US aiding UAE investigation into ‘sabotage attack’ off Fujairah

The threat to a vital shipping route and the risk of conflict has experts concerned

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The US is assisting the UAE investigation after a reported sabotage operation targeted four vessels in the Gulf of Oman late on Sunday.

A US defence official told Reuters on Monday that the “US military is assisting in the investigation on the attack on the commercial vessels near Fujairah emirate, just outside the Strait of Hormuz.”

The State Department, like the UAE government, has remained tight-lipped about the exact nature of the incident.

A US coast guard statement on Sunday indicated that a “maritime incident” had been reported off the coast of Fujairah.

“The nature of the event is reported to be attacks or sabotage on one or more vessels,” the statement said. “The precise means of attack or sabotage is unknown.”

The coast guard advised vessels to “exercise caution when transiting this area” until Sunday, unless another alert is issued.

The incident has raised concerns among former US officials and security experts over threats to maritime security, the potential impact on the global economy and energy transit in the Gulf region.

“Reports of hostile actions against oil tankers in the Gulf are extremely worrisome,” said Stephen Seche, a former US ambassador to Yemen and executive vice president of the Arab Gulf States Institute in Washington.

“It is imperative at a moment of such peril that all nations exercise caution and prudence as investigations continue into the incidents and what caused the damage suffered by these ships.”

Following an investigation and if “sufficient evidence emerges to enable conclusions to be drawn regarding responsibility for these apparent attacks, the international community should use the mechanisms available to it through the United Nations to respond resolutely to ensure the safe transit of energy supplies essential to the global economy,” he added.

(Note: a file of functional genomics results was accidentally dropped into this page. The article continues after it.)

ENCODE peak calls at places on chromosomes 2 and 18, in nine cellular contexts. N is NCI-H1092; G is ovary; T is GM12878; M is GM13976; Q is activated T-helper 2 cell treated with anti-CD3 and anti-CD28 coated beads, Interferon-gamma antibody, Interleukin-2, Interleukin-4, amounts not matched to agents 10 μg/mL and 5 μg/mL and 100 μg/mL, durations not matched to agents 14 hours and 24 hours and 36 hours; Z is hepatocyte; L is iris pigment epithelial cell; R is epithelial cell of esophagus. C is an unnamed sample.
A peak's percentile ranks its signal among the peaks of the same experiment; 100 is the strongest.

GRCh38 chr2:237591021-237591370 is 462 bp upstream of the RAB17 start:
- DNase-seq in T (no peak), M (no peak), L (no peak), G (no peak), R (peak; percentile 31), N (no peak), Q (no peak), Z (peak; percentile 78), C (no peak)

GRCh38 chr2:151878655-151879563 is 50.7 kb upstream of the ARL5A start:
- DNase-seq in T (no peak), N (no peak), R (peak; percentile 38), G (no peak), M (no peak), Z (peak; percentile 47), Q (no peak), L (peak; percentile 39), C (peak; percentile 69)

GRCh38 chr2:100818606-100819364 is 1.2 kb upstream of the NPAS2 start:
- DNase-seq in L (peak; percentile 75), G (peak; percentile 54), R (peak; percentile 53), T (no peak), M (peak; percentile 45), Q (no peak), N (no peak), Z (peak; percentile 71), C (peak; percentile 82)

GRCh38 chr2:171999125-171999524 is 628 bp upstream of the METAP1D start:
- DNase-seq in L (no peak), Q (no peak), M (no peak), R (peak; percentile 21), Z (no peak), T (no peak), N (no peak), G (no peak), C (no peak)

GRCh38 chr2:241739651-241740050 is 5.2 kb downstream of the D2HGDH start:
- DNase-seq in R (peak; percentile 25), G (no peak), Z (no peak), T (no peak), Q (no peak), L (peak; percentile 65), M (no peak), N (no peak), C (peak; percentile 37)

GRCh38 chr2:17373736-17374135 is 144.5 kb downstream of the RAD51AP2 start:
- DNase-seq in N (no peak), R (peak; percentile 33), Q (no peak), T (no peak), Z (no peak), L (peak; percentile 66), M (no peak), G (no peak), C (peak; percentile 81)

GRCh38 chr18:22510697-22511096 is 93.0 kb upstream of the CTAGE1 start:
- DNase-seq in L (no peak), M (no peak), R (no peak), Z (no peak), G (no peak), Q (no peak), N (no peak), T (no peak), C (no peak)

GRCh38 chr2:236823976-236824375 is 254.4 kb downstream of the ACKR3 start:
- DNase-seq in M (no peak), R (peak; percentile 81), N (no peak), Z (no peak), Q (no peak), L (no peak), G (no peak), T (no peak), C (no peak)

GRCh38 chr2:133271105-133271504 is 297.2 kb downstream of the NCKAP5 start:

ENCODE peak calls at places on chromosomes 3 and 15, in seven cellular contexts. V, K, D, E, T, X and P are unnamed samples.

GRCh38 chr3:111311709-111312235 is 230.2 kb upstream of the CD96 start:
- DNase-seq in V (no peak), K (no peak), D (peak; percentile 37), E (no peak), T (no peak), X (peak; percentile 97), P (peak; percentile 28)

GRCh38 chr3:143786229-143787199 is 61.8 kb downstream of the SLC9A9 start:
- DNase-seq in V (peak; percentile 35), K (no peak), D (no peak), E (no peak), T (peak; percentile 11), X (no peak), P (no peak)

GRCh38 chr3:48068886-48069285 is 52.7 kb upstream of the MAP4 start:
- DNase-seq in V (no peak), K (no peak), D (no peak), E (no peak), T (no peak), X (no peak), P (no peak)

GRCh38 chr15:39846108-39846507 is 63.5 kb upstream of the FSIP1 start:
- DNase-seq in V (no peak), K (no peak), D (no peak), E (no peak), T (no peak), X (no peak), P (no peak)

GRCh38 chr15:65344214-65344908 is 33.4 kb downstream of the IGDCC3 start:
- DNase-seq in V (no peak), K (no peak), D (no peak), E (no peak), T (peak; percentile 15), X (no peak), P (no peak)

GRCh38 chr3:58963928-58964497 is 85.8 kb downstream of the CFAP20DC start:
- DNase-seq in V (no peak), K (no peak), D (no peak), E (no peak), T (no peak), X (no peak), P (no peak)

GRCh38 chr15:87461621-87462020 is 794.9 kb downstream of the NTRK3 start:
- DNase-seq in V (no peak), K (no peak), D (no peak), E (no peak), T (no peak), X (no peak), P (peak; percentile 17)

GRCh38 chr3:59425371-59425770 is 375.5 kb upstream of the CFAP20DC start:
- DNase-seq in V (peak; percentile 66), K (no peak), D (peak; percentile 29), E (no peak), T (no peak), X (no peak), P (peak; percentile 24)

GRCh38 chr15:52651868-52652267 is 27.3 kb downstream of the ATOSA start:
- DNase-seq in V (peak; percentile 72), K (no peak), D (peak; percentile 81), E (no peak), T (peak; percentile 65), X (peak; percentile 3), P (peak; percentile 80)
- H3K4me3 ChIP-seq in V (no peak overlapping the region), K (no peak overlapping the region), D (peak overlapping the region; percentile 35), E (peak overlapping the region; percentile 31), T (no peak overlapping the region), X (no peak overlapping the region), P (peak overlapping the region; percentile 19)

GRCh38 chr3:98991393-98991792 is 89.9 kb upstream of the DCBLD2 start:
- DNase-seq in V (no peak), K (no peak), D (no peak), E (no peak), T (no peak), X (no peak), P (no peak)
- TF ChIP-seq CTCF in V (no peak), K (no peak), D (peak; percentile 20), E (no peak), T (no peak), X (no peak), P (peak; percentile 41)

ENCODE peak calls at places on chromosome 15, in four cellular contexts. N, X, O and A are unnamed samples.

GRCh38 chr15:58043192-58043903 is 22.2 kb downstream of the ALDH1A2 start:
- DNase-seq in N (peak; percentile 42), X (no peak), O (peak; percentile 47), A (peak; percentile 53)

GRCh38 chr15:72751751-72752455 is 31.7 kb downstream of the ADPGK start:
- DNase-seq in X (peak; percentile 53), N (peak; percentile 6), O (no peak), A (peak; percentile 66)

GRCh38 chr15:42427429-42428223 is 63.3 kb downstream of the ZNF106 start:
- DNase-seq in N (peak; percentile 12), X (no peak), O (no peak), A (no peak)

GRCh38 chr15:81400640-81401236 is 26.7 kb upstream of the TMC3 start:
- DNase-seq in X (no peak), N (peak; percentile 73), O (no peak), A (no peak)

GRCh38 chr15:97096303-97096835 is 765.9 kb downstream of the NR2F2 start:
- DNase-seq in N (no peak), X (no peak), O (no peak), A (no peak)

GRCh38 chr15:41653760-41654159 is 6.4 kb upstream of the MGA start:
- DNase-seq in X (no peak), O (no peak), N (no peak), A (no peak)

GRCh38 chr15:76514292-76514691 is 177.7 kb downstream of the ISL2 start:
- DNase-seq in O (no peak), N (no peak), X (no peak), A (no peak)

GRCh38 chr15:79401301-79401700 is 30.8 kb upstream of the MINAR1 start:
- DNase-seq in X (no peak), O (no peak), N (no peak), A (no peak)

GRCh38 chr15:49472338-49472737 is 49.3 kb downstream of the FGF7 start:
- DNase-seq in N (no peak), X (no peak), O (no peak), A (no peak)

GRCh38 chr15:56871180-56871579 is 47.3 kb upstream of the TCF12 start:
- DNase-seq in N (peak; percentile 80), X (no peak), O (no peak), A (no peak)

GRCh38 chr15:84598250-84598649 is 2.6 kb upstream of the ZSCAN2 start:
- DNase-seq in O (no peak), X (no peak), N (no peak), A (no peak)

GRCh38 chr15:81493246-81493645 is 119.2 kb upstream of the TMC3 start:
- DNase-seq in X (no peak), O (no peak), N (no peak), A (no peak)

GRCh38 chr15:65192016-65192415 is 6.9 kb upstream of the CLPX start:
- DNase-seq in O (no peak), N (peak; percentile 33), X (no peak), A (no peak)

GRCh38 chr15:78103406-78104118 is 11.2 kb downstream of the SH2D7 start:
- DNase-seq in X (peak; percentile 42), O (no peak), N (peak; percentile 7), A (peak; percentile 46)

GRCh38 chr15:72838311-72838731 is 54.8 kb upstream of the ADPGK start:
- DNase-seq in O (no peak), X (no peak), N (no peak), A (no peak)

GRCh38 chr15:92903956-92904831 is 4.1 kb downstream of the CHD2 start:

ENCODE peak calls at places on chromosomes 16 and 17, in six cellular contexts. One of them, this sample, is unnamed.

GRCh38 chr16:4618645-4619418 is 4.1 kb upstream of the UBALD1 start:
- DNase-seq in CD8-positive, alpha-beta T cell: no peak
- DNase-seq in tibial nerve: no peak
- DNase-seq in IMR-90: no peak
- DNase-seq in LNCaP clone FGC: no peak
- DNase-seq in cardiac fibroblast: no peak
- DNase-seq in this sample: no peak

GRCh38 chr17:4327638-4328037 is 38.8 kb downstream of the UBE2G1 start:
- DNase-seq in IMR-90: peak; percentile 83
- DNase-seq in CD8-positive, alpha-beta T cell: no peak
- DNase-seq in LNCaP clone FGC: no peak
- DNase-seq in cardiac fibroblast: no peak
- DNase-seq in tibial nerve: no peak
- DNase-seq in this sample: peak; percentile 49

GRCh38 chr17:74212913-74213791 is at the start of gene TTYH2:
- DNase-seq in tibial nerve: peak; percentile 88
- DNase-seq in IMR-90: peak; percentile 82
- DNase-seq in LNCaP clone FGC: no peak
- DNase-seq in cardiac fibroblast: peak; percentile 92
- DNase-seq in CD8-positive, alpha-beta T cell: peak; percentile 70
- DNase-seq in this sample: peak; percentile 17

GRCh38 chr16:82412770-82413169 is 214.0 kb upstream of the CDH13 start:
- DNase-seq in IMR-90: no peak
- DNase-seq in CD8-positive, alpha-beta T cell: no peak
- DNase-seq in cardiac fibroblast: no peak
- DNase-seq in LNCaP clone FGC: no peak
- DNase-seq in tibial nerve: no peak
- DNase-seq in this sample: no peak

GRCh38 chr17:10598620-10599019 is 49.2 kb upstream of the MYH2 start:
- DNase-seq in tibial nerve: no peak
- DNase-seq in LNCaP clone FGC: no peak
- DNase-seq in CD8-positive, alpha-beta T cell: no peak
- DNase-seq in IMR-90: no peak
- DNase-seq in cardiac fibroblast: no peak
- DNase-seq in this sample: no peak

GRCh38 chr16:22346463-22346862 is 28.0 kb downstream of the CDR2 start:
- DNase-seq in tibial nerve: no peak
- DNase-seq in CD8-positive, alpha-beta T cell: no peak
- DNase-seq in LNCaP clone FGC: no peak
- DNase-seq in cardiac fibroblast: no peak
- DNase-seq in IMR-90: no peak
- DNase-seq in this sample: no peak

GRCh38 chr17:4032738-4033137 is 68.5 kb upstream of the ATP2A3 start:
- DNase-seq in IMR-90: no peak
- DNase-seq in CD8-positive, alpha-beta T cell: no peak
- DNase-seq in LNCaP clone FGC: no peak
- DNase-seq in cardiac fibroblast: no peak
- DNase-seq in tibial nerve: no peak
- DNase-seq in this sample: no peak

The timing of the incident makes the sabotage off Fujairah even more alarming and increases the risk of miscalculation, as tensions between the US and Iran escalate and Washington dispatches two warships to the Gulf waters, said Ryan Bohl, a middle east and north Africa analyst at US intelligence firm Stratfor.

“Given that tensions are as high as they are, an accidental escalation is likely from an incident like this,” Mr Bohl said.

Shipping firms may consider increasing security while sailing through the Gulf, Mr Bohl told The National.

“If it's shown to be an intentional act, especially by Iran or an Iranian proxy, then we're getting closer to seeing ships needing to beef up their security and for the US to get more involved in patrolling these routes,” Mr Bohl said.

But an increased US naval presence in the Gulf could heighten tensions further. “The more US ships there are in the region, the more likely we're looking at an accidental escalation, since the increased volume of boats means there are more opportunities for run-ins between the Navy and the Iranians,” he said.

The White House and the US military’s Central Command – which covers the Middle East region – were not available for comment.